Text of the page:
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Humboldt-Universität zu Berlin | bologna.lab | Projekte des bologna.labs | Berlin Perspectives | Lehrveranstaltungen | Wintersemester 2013/14 | Leaving Home, Coming Home: Berlin and the Affective Engagements of Migrants

Leaving Home, Coming Home: Berlin and the Affective Engagements of Migrants

Taught by F. Gökçen Dinç

Thursday, 12:00 - 14:00, Dorotheenstraße 24, room 1.308

Course taught in English (with parts in German, depending on language level)

Course description

This course will look at the mutually transformative relationship between migrants and Berlin. It will incorporate the perspective and experiences of migrants to understand the complexities of multiple attachments of migrants, how these attachments contribute in the restructuring of Berlin and how Berlin’s spaces, private and public, affect the lives of migrants. As a cosmopolitan city at the intersection of East and West, a city of  ‘always becoming and never of being’, Berlin is at the same time a site of a distinctive German national narrative, ‘the site on which a new Germany is being constructed’. Yet, Berlin is also seen as ‘home’ by thousands of migrants with diverse backgrounds. ‘Affective’ engagements of migrants with Berlin unearths that home-making is a ‘continuous work’ and it expresses itself in the form of a ‘continuous emplacement’. Focusing on the agency and subjectivity of migrants with the help of affect theory and taking into consideration their sense of local belonging will allow us to get to understand the complexities of Berlin better. Furthermore, it will enable us to understand how the personal and collective experiences of migrants and their negotiations of belonging affect their engagement for the future of Berlin.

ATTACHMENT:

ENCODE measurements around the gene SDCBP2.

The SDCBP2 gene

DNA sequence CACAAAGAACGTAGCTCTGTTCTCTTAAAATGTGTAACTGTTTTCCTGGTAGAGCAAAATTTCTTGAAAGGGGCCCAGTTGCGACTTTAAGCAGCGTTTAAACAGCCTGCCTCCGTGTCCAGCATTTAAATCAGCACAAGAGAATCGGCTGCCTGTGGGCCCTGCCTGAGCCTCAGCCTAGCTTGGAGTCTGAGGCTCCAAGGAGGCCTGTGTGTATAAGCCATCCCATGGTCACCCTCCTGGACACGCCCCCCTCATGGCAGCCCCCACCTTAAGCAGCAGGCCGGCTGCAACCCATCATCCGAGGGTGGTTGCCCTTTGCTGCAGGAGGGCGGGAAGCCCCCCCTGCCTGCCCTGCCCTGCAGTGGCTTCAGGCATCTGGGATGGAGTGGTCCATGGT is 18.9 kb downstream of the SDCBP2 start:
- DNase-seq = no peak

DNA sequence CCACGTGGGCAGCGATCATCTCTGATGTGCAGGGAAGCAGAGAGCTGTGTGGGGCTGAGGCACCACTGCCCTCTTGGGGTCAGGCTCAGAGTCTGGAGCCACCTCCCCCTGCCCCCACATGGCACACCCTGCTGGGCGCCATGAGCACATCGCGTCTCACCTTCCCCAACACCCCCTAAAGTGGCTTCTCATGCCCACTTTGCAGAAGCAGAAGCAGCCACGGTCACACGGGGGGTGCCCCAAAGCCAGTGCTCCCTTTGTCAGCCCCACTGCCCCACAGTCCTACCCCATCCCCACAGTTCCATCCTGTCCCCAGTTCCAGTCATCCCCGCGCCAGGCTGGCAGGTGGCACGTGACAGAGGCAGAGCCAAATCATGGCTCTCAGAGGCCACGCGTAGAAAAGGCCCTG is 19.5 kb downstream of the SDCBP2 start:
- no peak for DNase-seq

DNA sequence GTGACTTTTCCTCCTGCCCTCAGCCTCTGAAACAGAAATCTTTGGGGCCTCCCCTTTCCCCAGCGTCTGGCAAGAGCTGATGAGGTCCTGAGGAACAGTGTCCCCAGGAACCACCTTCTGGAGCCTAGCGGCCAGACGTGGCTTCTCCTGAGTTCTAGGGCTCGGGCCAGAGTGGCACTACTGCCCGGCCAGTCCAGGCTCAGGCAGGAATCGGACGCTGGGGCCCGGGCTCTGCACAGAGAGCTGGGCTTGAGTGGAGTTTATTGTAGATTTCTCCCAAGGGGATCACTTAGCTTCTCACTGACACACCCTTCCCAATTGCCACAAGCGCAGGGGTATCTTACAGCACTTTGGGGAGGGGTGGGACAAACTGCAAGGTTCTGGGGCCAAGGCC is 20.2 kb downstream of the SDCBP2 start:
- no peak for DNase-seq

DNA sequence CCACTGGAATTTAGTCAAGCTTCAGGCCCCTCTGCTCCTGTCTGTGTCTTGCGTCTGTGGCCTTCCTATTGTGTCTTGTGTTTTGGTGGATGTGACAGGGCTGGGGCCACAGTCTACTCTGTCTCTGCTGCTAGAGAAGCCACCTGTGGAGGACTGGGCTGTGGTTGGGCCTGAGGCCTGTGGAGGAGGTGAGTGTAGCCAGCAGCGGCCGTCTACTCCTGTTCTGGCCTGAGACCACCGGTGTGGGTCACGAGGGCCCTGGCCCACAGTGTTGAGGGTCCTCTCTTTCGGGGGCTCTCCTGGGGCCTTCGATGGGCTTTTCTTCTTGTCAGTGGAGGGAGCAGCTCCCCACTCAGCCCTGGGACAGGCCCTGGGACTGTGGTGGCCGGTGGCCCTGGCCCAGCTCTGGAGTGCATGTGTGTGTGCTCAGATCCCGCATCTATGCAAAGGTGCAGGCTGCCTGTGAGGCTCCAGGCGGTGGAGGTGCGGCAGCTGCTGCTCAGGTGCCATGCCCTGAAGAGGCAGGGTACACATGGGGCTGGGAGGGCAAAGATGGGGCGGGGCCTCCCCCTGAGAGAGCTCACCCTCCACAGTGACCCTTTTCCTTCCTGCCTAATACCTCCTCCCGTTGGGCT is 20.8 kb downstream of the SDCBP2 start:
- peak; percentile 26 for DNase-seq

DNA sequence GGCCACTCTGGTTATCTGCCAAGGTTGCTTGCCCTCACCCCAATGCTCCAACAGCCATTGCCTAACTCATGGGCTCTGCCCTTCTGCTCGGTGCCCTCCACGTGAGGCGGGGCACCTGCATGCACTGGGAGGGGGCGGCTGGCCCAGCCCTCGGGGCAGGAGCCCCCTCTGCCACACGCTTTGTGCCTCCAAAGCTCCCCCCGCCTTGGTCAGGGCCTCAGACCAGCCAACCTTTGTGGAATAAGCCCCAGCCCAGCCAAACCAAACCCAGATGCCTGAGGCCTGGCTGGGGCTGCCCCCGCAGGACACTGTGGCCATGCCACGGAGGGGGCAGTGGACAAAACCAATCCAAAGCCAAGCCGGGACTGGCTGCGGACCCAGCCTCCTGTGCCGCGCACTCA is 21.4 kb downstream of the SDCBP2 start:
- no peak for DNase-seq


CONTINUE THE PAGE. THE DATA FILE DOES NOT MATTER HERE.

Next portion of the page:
Most of the studies on migration in Germany focus on the perspective of the host state and stays limited around the discussions on integration policies, which in fact clues the ‘methodological nationalism’ of migration studies. Furthermore, migration studies focus on the migration to cities and migrant’s life in cities to a large extent but the complicated attachments of migrants to cities stays less researched. This course aims to challenge both by taking Berlin, rather than the nation-state Germany and by incorporating the perspective, experiences and multiple attachments of migrants.

We will answer questions like, ‘What are the multiple physical and social spaces inhabited by migrants in the city?’, ‘How do migrants transform and transcend these spaces?’, ‘How do they refashion themselves with regard to German identity?’, ‘How does Berlin figure as an ‘imagined place’ in migrants’ narrations?’, ‘How do their collective identities merge in the city?’, ‘How do their cultural diversity affect the reinvention of Berlin as a ‘global’ and ‘multicultural’ city?’ and ‘How do gender and queer identities matter in the interplay between Berlin’s ‘becoming’, migrants’ attachments and cultural diversity of the city?’

 

Methodology and learning objectives

With readings from different disciplines, relying on the theoretical framework of historical, migrant, postfeminist, queer, transnational, translocal, urban and postcolonial studies, with guest speakers – prominent scholars, artists, film-makers, activists, ...– and excursions –to museums, theaters, cultural centers, …- , we will investigate the contested meanings of engagement of the migrants with Berlin from an interdisciplinary perspective. Thus, the seminar, incorporating the disciplines of arts, humanities and social sciences, is open to students from all subject backgrounds and will enable them to acquire theoretical and analytical tools from diverse fields.

 

Requirements

Students are expected to do the assigned readings, actively participate and engage in the discussions throughout the semester. Regular attendance in the seminar is crucial and students who miss more than 3 courses should contact the instructor. Each student should choose a theme/week according to her/his interests and make a 10-15 minute presentation about the readings in the beginning of each week’s class. S/he is expected to submit a response paper (3–5 pages) on that theme/topic. The paper should not only be a brief reaction paper; rather it should focus closely on the assigned readings and incorporate the theoretical arguments of the readings with the discussions in class.

The seminar carries 5 ECTS; performance in classroom participation counts for 1 point, the presentation in the classroom counts for 1 point and the response paper counts for 3 points.

Teaching and assessment takes place in English, yet there is the option for students who wish to engage with readings in German and, with instructor approval, to do parts of their assessment in German.

 

Literature